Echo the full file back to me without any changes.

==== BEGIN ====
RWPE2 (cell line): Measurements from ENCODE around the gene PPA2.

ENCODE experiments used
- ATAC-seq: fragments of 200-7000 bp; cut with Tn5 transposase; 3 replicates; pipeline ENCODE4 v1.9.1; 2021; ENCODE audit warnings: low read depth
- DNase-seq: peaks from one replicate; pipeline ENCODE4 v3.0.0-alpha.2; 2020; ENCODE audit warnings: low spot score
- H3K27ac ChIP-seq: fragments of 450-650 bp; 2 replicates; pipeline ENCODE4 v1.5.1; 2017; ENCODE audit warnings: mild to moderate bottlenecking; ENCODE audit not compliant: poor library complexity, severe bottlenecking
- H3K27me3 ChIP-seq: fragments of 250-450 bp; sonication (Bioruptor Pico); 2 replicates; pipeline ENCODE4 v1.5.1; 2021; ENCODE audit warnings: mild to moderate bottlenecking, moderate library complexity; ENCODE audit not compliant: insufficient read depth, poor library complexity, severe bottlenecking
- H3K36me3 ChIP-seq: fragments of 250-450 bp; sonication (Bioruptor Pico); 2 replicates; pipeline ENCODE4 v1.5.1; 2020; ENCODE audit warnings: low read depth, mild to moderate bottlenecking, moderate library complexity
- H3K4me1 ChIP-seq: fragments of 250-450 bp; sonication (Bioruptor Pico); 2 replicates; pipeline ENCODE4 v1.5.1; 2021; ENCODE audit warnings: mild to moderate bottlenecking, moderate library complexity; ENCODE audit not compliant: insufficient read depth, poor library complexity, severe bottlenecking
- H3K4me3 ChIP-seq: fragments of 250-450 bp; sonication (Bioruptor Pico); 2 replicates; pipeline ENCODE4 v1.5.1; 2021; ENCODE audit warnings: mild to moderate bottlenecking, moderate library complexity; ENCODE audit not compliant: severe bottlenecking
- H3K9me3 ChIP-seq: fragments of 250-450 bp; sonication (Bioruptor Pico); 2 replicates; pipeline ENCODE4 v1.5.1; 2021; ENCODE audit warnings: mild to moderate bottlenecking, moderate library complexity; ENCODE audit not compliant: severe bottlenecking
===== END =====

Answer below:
RWPE2 (cell line): Measurements from ENCODE around the gene PPA2.

ENCODE experiments used
- ATAC-seq: fragments of 200-7000 bp; cut with Tn5 transposase; 3 replicates; pipeline ENCODE4 v1.9.1; 2021; ENCODE audit warnings: low read depth
- DNase-seq: peaks from one replicate; pipeline ENCODE4 v3.0.0-alpha.2; 2020; ENCODE audit warnings: low spot score
- H3K27ac ChIP-seq: fragments of 450-650 bp; 2 replicates; pipeline ENCODE4 v1.5.1; 2017; ENCODE audit warnings: mild to moderate bottlenecking; ENCODE audit not compliant: poor library complexity, severe bottlenecking
- H3K27me3 ChIP-seq: fragments of 250-450 bp; sonication (Bioruptor Pico); 2 replicates; pipeline ENCODE4 v1.5.1; 2021; ENCODE audit warnings: mild to moderate bottlenecking, moderate library complexity; ENCODE audit not compliant: insufficient read depth, poor library complexity, severe bottlenecking
- H3K36me3 ChIP-seq: fragments of 250-450 bp; sonication (Bioruptor Pico); 2 replicates; pipeline ENCODE4 v1.5.1; 2020; ENCODE audit warnings: low read depth, mild to moderate bottlenecking, moderate library complexity
- H3K4me1 ChIP-seq: fragments of 250-450 bp; sonication (Bioruptor Pico); 2 replicates; pipeline ENCODE4 v1.5.1; 2021; ENCODE audit warnings: mild to moderate bottlenecking, moderate library complexity; ENCODE audit not compliant: insufficient read depth, poor library complexity, severe bottlenecking
- H3K4me3 ChIP-seq: fragments of 250-450 bp; sonication (Bioruptor Pico); 2 replicates; pipeline ENCODE4 v1.5.1; 2021; ENCODE audit warnings: mild to moderate bottlenecking, moderate library complexity; ENCODE audit not compliant: severe bottlenecking
- H3K9me3 ChIP-seq: fragments of 250-450 bp; sonication (Bioruptor Pico); 2 replicates; pipeline ENCODE4 v1.5.1; 2021; ENCODE audit warnings: mild to moderate bottlenecking, moderate library complexity; ENCODE audit not compliant: severe bottlenecking